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Most other issues-arms control policy, strategy-are not so time urgent that they come to a head when the Chairman is gone. What comes to a head when the chairman is gone is a crisis. We handle crises in this country very poorly. If you look back in our history, we do not do well in crisis management. I think it is the weakest part of our overall defense system. It is a serious political/military problem.

It is a part of the organizational difficulty. And I would like to see more attention to crisis management. And I would like to see this Vice Chairman be deeply involved in the crisis management, planning, wartime capabilities, readiness. And I would like to see him be the acting chairman.

Mr. NICHOLS. Mr. Hopkins.

Mr. HOPKINS. General, let me ask you about two things, if I may. How do you feel about the abolition of the Defense Logistics Agency? And second, do you think there would be any value in perhaps limiting the DOD congressional oversight committees to three committees: the Armed Services Committee, the Appropriations Committee, and the Budget Committee? We have had testimony that some of the secretaries, some of the Joint Chiefs have to appear before as many as 45 committees here on the hill. How do you feel about this?

General JONES. First, with respect to the Defense Logistics Agency. I would clearly look at reducing its scope. I have not looked at it enough to say I would abolish it. But I would move in the direction of reducing its scope.

I am one of the strongest advocates of jointness. But in many cases I would rather have a single service take the lead. For example, as an air commander in Europe, I would be happy to have the Army be the lead in the supply of petroleum. So generally I would move in the direction of reductions. Whether I would abolish it or not, I do not know.

I think with regard to the committees, anything you could do to reduce the great fixation that everybody in this town has on the budget process would be invaluable. There is nothing that takes more time than the budget process, within the building and over here on the Hill. The fewer the committees, the fewer the appearances, the better. There should be more emphasis on output rather than input-and budget actions are input. So, I would applaud whatever we can do to reduce the time people have to spend on budget. I have lots of friends in the military of nations around the world. And they are amazed at the amount of time the U.S. military has to spend in the budget process, both in the Pentagon and, particularly here on Capitol Hill.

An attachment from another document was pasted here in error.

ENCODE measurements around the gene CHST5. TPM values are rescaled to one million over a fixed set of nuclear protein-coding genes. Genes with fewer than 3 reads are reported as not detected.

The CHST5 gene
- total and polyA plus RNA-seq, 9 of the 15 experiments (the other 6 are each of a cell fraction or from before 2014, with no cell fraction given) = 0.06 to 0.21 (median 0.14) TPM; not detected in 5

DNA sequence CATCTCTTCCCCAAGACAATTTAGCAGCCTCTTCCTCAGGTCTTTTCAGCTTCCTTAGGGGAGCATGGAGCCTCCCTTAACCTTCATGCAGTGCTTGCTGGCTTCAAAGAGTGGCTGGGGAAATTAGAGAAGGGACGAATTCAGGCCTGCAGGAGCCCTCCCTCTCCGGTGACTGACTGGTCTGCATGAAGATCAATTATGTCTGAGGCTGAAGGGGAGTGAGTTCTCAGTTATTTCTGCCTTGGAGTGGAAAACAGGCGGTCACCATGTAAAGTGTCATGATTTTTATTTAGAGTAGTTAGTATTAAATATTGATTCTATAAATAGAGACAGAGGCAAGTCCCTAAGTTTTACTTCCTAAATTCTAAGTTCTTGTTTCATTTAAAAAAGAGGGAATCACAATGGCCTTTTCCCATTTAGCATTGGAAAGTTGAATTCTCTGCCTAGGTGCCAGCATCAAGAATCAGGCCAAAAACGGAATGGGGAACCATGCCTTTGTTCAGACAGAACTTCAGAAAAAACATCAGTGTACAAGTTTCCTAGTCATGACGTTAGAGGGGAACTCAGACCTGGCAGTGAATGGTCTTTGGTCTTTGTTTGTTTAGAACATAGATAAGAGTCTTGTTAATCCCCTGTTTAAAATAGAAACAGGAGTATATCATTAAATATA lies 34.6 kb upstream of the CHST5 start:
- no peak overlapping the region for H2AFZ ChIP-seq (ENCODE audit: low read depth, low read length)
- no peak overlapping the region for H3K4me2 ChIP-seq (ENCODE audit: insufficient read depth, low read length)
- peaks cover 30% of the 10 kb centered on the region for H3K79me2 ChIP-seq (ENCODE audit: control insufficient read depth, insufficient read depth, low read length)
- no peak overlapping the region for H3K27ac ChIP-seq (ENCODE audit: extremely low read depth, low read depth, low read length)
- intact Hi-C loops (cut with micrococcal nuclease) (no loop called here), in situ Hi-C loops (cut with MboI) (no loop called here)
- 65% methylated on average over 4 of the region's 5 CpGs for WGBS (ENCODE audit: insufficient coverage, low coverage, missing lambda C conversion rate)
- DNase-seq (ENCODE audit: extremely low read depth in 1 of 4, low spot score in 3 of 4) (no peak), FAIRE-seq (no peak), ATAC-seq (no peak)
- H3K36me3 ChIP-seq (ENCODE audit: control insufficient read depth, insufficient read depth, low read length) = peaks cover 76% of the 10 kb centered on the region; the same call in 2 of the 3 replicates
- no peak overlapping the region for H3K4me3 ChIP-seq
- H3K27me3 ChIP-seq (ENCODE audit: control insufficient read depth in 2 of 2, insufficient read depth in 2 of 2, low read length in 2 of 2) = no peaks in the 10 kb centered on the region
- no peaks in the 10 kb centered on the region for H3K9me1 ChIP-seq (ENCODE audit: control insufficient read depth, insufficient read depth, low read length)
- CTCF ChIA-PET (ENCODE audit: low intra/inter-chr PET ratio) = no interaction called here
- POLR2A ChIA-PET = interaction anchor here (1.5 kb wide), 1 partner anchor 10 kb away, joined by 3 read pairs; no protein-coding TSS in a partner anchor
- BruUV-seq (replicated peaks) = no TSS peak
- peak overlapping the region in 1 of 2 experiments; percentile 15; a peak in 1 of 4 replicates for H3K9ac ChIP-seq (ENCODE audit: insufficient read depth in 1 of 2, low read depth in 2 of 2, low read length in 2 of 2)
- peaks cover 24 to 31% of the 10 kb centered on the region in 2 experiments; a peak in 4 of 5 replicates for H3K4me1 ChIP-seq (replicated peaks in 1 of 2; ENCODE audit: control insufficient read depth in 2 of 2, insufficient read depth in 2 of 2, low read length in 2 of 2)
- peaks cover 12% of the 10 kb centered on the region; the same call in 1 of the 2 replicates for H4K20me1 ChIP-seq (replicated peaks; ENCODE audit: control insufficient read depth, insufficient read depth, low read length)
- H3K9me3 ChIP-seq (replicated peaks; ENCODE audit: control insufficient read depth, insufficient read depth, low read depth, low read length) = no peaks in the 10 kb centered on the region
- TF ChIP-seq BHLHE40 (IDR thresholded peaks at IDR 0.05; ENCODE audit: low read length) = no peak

Mr. HOPKINS. Thank you very much.
Mr. NICHOLS. Mr. Stratton.

Mr. STRATTON. General, I was not entirely clear on what your proposal was with respect to the unified and specified commands. You indicated that there ought to be some additional mixture below the level of the top commander.

General JONES. Yes, Mr. Stratton; I would like to see and I do not have a perfect road map to say how we should reorganize—but I would like to see day-to-day, somehow where we are much more joint in day-to-day operations. For example, when Grenada came up, my understanding is that the commanders met and in 48 hours they invaded. I would like to see more joint task force activity, where you plan an exercise ahead of time rather than requiring the Service components to do it. I think there could be some reorganization of the unified and specified commands which are really a holdover from World War II. As I mentioned, only about 10 percent or 15 percent of our units are in four Service commands. The rest are in commands that tend to be Service dominated or almost solely a single service.

Mr. STRATTON. General Rogers, for example, has Army forces which are the major deterrent in Europe; he has Air forces and if I am not behind the time, he probably does not have too much control down in the Mediterranean. The idea of sort of mixing up the Air Force and the Army elements-